1. Forum
  2. >
  3. Topic: German
  4. >
  5. "The orange marmalade tastes …

"The orange marmalade tastes like strawberry!"

Translation:Die Orangenmarmelade schmeckt nach Erdbeere!

June 9, 2018



why is "nach" used instead of "wie"?


Could "schmeckt wie erdbeere" work in this case instead of "schmeckt nach erdbeere"


It was accepted for me.


Just some useful info I found at Wiktionary regarding this usage of nach.

There may be a slight semantic distinction between the use of nach and wie after a verb of sensual perception. The following phrases both translate to English as “This feels like silk”, but compare the different implications:

  • Das fühlt sich nach Seide an. (“This feels like silk, and it probably is.”)
  • Das fühlt sich an wie Seide. (“This feels like silk, although it’s probably something else.”)

This distinction is not a strict one, however.


So if you say "nach" it means it is this. And when you use wie it isn't this.

Then why here orange marmelade tastes "nach" strawberries?


Probably because orange marmalade never tastes like strawberries, and if it does, it probably means that someone hid strawberry jam inside the marmalade packing. :)

Now, according to one of the native speakers in this forum above, if you want to identify something, nach is used. If someone's eating a pie and says "Das schmeckt nach Ananas", then he's probably eating pineapple pie. On the other hand, wie is used for comparing two different smells/tastes/textures etc. For example, "Dieser Typ riecht wie Kuhdung", comparing his smell to that of cow dung. The difference being that the guy just stinks and does not actually have cow dung on him, whereas the pineapple pie actually has pineapple in it.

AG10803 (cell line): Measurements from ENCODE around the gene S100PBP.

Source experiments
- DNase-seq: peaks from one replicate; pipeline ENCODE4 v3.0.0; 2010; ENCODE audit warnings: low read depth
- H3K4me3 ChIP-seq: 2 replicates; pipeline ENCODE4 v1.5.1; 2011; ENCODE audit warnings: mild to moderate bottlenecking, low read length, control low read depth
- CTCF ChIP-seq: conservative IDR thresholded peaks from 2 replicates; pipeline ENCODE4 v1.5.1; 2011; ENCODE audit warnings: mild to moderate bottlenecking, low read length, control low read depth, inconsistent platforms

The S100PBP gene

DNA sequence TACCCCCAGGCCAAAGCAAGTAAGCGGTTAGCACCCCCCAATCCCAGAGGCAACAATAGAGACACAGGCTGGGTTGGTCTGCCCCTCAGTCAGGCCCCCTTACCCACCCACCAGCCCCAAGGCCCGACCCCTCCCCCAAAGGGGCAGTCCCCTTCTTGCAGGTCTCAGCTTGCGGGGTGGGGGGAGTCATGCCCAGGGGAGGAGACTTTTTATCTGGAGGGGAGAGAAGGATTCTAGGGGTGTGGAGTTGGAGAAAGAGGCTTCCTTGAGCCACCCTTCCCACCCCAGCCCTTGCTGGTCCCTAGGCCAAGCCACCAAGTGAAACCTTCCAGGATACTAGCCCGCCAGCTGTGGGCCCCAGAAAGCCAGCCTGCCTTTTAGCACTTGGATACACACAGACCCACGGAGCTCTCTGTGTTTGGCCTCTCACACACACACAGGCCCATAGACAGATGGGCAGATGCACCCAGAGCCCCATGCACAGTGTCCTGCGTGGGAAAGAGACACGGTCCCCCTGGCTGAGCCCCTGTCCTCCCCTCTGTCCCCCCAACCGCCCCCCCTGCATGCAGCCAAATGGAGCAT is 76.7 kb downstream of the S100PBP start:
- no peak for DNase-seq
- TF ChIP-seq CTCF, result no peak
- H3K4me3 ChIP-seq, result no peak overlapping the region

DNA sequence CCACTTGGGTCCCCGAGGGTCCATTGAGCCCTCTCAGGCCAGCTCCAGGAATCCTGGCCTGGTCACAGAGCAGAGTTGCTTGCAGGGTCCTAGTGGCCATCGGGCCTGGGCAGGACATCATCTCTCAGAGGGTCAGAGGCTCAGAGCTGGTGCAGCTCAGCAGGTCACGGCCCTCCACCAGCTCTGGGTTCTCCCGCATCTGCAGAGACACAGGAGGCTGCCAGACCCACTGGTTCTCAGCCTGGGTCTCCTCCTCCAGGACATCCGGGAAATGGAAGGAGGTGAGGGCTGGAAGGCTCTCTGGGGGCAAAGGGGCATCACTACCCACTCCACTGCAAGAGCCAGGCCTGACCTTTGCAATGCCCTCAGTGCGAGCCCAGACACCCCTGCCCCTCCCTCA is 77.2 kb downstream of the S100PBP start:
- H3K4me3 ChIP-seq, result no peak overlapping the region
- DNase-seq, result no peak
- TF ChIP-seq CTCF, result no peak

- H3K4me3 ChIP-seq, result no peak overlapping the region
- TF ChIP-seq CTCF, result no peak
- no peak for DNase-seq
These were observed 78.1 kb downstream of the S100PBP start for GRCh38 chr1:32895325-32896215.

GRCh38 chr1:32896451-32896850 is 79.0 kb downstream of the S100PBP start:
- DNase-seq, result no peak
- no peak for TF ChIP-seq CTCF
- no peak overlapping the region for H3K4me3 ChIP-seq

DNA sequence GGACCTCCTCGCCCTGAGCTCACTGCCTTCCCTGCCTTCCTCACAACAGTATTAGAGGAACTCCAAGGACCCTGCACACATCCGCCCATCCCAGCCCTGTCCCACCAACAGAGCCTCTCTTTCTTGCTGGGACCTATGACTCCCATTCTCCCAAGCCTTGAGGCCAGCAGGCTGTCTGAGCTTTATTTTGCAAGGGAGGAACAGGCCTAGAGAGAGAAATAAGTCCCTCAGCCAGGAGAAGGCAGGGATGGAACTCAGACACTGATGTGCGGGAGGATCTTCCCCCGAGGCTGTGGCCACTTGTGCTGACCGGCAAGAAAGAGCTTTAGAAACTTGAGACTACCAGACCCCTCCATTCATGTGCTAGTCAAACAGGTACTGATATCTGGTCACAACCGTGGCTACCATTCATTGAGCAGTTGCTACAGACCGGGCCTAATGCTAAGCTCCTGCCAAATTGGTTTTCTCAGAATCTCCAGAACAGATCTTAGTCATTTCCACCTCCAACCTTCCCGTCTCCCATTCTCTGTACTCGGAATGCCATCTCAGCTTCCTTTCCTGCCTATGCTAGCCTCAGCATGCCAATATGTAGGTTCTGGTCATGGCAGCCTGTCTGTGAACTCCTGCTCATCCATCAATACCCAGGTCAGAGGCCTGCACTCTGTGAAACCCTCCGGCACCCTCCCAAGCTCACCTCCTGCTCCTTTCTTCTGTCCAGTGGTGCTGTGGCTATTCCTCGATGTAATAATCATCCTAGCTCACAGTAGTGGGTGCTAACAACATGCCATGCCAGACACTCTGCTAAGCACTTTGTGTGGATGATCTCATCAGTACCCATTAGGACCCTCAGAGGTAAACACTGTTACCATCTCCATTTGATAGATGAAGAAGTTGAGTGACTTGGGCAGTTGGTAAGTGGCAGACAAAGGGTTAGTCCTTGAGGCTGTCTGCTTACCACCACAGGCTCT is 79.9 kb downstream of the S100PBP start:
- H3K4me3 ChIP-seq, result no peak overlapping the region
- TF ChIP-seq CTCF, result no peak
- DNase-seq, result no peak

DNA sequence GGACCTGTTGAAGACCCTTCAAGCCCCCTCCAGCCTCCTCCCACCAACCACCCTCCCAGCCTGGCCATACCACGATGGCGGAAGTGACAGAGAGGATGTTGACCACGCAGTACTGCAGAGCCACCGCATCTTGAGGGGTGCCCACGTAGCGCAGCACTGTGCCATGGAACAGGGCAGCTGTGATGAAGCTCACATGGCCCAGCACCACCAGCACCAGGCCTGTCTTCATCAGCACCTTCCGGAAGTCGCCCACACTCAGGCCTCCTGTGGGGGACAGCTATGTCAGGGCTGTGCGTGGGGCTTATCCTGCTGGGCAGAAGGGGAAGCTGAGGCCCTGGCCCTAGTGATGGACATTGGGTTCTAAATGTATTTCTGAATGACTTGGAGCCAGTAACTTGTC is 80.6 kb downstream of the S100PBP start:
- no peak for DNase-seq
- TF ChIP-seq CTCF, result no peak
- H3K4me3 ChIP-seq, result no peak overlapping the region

At least, that's how I understand it. But maybe we're just being too technical about this nach/wie thing, and people would still understand us either way. In that forum, it seems that even native German speakers themselves are not on the same page regarding the usage of nach/wie, so there you have it.


So nach in english would be like a direct comparison : that looks like a bird (if it is a bird)

And wie in english would be like a similie: his heart was light like a bird


Thank you!


Hi ! It worked for me also with " wie " . The first time it didn't as I used : " Die Orangenmarmelade schmeckt wie Erdbeeren .. " you should use " Erdbeere " . If you say that something is similar with another thing .. you can use " wie " if there's a comparison you use " als " . Mein Auto ist grosser als dein Auto . Hope this helps !


Why not so wie? Die Orangenmarmelade schmeckt so wie Erdbeere!


I put so wie and it was accepted


why can't we say 'die orange Marmelade'? It would definitely be understood.


Is it just in British English that the word 'orange' here is superfluous? We only tend to use marmalade for something made from oranges, otherwise it's jam, preserve, jelly, etc.


The German word "marmelade" also means jam (which can be strawberry, blackcurrant and many others)


In America we would refer to any preserve-like entity made from a citrus fruit as a marmalade. The most common variety of marmalade is indeed orange marmalade, and you could also see (for example) a kumquat marmalade or a grapefruit marmalade.


That's not correct. What about lemon marmalade or lime marmalade?


Is this some alchemy?


Why is it Orangen and not orange at the at start of joining the two words? is it cause it takes more then one orange to make marmalade?


Why "Orangenmarmelade" and not "Orangemarmelade"?


Why "die orangenmarmelade schmeckt nach 'der' erdbeere" is not accepted?


Because you wouldn't say 'The orange marmalade tastes of the strawberry'.


Because it's saying like strawberry not like the strawberry


Shouldn't "Die orange Marmelade schmeckt nach Erdbeere!" be accepted? Here, the word "orange" can refer to either color or fruit.

Learn German in just 5 minutes a day. For free.